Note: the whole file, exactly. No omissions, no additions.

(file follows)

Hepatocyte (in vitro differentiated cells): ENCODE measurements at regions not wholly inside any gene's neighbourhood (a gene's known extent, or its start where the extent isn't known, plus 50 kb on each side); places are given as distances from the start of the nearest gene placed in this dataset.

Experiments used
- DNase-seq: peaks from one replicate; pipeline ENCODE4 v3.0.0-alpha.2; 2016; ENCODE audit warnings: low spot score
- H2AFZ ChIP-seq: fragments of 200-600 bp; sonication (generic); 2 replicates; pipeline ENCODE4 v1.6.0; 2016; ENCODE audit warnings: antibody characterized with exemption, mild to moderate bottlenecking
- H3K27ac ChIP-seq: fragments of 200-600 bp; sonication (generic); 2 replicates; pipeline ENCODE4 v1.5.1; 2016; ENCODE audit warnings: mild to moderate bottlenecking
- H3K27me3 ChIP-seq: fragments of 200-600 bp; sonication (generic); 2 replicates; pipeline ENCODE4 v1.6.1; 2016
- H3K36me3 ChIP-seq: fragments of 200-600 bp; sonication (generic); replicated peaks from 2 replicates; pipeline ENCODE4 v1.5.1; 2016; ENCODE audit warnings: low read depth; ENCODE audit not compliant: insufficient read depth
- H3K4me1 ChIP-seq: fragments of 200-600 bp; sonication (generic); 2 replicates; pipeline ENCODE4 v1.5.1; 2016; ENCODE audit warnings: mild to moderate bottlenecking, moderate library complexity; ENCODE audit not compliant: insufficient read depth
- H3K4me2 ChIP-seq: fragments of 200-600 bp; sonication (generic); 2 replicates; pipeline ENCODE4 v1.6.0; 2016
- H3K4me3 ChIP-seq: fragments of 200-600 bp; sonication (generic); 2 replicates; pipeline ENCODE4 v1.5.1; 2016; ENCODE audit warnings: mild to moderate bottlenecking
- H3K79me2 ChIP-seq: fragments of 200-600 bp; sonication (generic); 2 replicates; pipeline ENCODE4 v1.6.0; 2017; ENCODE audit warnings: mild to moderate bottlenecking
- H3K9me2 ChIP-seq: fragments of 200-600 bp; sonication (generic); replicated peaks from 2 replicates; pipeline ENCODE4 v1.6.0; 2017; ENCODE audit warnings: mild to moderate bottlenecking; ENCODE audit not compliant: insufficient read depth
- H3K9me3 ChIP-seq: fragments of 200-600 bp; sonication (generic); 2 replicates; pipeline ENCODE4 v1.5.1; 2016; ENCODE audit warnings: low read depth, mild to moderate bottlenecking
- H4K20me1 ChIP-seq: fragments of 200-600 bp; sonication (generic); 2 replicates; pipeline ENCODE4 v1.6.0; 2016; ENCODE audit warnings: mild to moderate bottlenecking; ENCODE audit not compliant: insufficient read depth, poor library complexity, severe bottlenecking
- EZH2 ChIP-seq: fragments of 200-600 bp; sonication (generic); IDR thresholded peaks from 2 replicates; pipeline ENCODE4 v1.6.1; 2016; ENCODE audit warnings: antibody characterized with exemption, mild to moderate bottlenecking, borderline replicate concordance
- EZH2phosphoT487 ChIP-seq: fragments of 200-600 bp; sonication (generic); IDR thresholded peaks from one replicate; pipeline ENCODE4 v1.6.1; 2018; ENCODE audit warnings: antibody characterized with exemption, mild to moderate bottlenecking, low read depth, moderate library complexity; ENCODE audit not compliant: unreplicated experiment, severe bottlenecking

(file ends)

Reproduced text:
Hepatocyte (in vitro differentiated cells): ENCODE measurements at regions not wholly inside any gene's neighbourhood (a gene's known extent, or its start where the extent isn't known, plus 50 kb on each side); places are given as distances from the start of the nearest gene placed in this dataset.

Experiments used
- DNase-seq: peaks from one replicate; pipeline ENCODE4 v3.0.0-alpha.2; 2016; ENCODE audit warnings: low spot score
- H2AFZ ChIP-seq: fragments of 200-600 bp; sonication (generic); 2 replicates; pipeline ENCODE4 v1.6.0; 2016; ENCODE audit warnings: antibody characterized with exemption, mild to moderate bottlenecking
- H3K27ac ChIP-seq: fragments of 200-600 bp; sonication (generic); 2 replicates; pipeline ENCODE4 v1.5.1; 2016; ENCODE audit warnings: mild to moderate bottlenecking
- H3K27me3 ChIP-seq: fragments of 200-600 bp; sonication (generic); 2 replicates; pipeline ENCODE4 v1.6.1; 2016
- H3K36me3 ChIP-seq: fragments of 200-600 bp; sonication (generic); replicated peaks from 2 replicates; pipeline ENCODE4 v1.5.1; 2016; ENCODE audit warnings: low read depth; ENCODE audit not compliant: insufficient read depth
- H3K4me1 ChIP-seq: fragments of 200-600 bp; sonication (generic); 2 replicates; pipeline ENCODE4 v1.5.1; 2016; ENCODE audit warnings: mild to moderate bottlenecking, moderate library complexity; ENCODE audit not compliant: insufficient read depth
- H3K4me2 ChIP-seq: fragments of 200-600 bp; sonication (generic); 2 replicates; pipeline ENCODE4 v1.6.0; 2016
- H3K4me3 ChIP-seq: fragments of 200-600 bp; sonication (generic); 2 replicates; pipeline ENCODE4 v1.5.1; 2016; ENCODE audit warnings: mild to moderate bottlenecking
- H3K79me2 ChIP-seq: fragments of 200-600 bp; sonication (generic); 2 replicates; pipeline ENCODE4 v1.6.0; 2017; ENCODE audit warnings: mild to moderate bottlenecking
- H3K9me2 ChIP-seq: fragments of 200-600 bp; sonication (generic); replicated peaks from 2 replicates; pipeline ENCODE4 v1.6.0; 2017; ENCODE audit warnings: mild to moderate bottlenecking; ENCODE audit not compliant: insufficient read depth
- H3K9me3 ChIP-seq: fragments of 200-600 bp; sonication (generic); 2 replicates; pipeline ENCODE4 v1.5.1; 2016; ENCODE audit warnings: low read depth, mild to moderate bottlenecking
- H4K20me1 ChIP-seq: fragments of 200-600 bp; sonication (generic); 2 replicates; pipeline ENCODE4 v1.6.0; 2016; ENCODE audit warnings: mild to moderate bottlenecking; ENCODE audit not compliant: insufficient read depth, poor library complexity, severe bottlenecking
- EZH2 ChIP-seq: fragments of 200-600 bp; sonication (generic); IDR thresholded peaks from 2 replicates; pipeline ENCODE4 v1.6.1; 2016; ENCODE audit warnings: antibody characterized with exemption, mild to moderate bottlenecking, borderline replicate concordance
- EZH2phosphoT487 ChIP-seq: fragments of 200-600 bp; sonication (generic); IDR thresholded peaks from one replicate; pipeline ENCODE4 v1.6.1; 2018; ENCODE audit warnings: antibody characterized with exemption, mild to moderate bottlenecking, low read depth, moderate library complexity; ENCODE audit not compliant: unreplicated experiment, severe bottlenecking